DraftKings built its name on daily fantasy sports but jumped headfirst into the gambling space this year. The company partnered with Resorts Casino Hotel in Atlantic City and began accepting mobile bets in August, the first online sportsbook out of the gate.
They had spent six years training fans to build fantasy lineups and to pay for fantasy sports on a mobile platform, and they wanted a betting site that was just as intuitive and user-friendly. Everyone in the industry agrees that the future is mobile, which will allow gamblers to bet on sports in stadiums, on their couches, at their jobs or when sitting at a red light.
“If you think about the experience of walking up to a teller at a casino and telling them what you want to do,” says Matt Kalish, co-founder and chief revenue officer of DraftKings, “ . . . the process is slow, and it’s not really conducive to something like real-time live betting.”
Grove estimates that online betting eventually will make up about 75 percent of revenue for regulated U.S. sportsbooks. In states that permit mobile betting, virtually every fan could be just a couple of taps away from a wager. The early returns for DraftKings suggest that most gamblers might rarely feel the need to set foot inside a casino or horse track.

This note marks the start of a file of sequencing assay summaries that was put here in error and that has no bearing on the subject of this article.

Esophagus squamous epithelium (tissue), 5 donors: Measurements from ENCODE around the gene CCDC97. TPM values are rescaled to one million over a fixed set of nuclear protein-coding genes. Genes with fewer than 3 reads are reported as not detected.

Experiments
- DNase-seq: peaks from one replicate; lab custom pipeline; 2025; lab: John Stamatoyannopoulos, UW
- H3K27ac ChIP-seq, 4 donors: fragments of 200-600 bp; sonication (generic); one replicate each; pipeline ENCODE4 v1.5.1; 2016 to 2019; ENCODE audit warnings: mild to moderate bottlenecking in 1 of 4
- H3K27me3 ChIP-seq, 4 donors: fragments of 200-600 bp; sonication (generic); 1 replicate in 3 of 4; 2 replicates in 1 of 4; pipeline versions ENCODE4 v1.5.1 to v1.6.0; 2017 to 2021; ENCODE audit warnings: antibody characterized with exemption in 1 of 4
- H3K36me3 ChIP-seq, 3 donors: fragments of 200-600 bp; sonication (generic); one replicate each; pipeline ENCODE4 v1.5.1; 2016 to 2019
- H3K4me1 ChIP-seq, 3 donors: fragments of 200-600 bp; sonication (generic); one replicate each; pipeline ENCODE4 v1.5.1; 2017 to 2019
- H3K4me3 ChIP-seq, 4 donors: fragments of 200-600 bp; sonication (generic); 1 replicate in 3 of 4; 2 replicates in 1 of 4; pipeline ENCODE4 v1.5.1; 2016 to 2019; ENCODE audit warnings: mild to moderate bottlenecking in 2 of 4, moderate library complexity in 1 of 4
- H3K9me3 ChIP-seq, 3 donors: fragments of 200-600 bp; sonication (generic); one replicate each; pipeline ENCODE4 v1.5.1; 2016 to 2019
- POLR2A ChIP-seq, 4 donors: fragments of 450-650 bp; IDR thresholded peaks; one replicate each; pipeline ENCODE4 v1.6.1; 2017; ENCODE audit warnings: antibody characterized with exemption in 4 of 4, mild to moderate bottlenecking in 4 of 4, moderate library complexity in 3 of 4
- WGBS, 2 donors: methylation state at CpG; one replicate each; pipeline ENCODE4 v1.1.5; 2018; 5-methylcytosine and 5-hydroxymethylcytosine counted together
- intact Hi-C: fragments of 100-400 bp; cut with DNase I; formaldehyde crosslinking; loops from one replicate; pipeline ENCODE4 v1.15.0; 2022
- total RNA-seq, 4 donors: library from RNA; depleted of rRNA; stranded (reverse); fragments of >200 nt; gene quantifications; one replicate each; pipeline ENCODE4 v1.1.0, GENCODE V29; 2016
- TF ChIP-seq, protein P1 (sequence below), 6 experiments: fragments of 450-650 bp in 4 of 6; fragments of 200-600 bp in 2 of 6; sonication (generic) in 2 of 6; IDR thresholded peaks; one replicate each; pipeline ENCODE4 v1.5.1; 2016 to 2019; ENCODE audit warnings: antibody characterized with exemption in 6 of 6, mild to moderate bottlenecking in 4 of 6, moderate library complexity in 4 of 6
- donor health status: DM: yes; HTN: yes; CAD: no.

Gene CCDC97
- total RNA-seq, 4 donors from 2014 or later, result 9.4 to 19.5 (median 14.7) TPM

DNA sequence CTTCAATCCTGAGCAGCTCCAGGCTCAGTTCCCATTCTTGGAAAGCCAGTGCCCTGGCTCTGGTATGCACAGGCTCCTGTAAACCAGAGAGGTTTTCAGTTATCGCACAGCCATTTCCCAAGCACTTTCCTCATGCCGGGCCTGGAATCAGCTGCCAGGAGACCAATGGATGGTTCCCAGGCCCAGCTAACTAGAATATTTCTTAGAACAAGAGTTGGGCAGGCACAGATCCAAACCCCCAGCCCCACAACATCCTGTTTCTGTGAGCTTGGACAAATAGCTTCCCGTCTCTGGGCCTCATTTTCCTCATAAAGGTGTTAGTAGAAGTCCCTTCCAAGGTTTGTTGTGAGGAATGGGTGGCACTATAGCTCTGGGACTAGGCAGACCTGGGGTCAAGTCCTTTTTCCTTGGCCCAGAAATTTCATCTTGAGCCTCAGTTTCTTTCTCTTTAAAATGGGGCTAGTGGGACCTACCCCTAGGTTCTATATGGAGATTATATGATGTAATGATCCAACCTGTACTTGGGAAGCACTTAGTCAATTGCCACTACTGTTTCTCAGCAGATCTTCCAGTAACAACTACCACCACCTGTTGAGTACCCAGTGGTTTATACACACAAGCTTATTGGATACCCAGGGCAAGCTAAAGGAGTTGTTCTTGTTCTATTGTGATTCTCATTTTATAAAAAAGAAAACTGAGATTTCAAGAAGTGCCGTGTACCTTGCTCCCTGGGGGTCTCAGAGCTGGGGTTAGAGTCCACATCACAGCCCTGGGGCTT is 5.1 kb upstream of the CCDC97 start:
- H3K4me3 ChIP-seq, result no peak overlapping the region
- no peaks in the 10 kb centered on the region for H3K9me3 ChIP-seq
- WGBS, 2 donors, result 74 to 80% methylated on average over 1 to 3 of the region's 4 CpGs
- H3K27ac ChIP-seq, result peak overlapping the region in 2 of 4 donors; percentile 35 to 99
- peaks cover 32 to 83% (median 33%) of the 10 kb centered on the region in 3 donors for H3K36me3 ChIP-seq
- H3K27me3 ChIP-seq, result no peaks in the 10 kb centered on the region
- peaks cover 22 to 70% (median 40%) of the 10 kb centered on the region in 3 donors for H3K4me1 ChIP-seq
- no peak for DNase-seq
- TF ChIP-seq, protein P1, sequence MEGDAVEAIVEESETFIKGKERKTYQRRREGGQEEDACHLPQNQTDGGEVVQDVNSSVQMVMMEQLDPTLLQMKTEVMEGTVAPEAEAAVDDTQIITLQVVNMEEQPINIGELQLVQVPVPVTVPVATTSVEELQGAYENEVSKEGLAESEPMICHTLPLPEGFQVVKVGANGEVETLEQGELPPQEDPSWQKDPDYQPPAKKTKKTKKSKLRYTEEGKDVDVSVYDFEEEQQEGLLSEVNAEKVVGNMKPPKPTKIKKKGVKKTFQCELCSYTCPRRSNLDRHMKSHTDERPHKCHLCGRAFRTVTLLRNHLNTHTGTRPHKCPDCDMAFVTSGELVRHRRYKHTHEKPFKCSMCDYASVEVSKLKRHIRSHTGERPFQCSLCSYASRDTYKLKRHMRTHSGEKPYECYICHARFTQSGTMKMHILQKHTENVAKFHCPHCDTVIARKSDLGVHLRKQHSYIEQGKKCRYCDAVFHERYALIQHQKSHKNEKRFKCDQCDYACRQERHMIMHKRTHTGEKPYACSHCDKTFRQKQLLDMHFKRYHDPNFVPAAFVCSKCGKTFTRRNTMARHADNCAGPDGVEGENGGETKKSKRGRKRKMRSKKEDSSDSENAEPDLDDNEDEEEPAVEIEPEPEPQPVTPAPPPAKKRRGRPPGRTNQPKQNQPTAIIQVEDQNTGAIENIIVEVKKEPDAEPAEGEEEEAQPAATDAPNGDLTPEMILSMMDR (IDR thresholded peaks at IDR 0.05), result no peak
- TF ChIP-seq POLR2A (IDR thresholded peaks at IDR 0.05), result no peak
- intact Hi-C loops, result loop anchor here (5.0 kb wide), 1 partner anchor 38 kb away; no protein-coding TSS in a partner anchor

Already, 90 percent of gambling activity on DraftKings is coming through its sportsbook app. It’s averaging 53,000 bets per day, beating the company’s projections by 300 percent. It had already hit 2 million sports bets just six weeks after launching and is easily topping 100,000 each football Sunday.
The Fantasy Sports Gamble (full film) : FRONTLINE
FRONTLINE and The New York Times delve deep into the shadowy world of fantasy sports and online sports betting. With law enforcement cracking down, “The …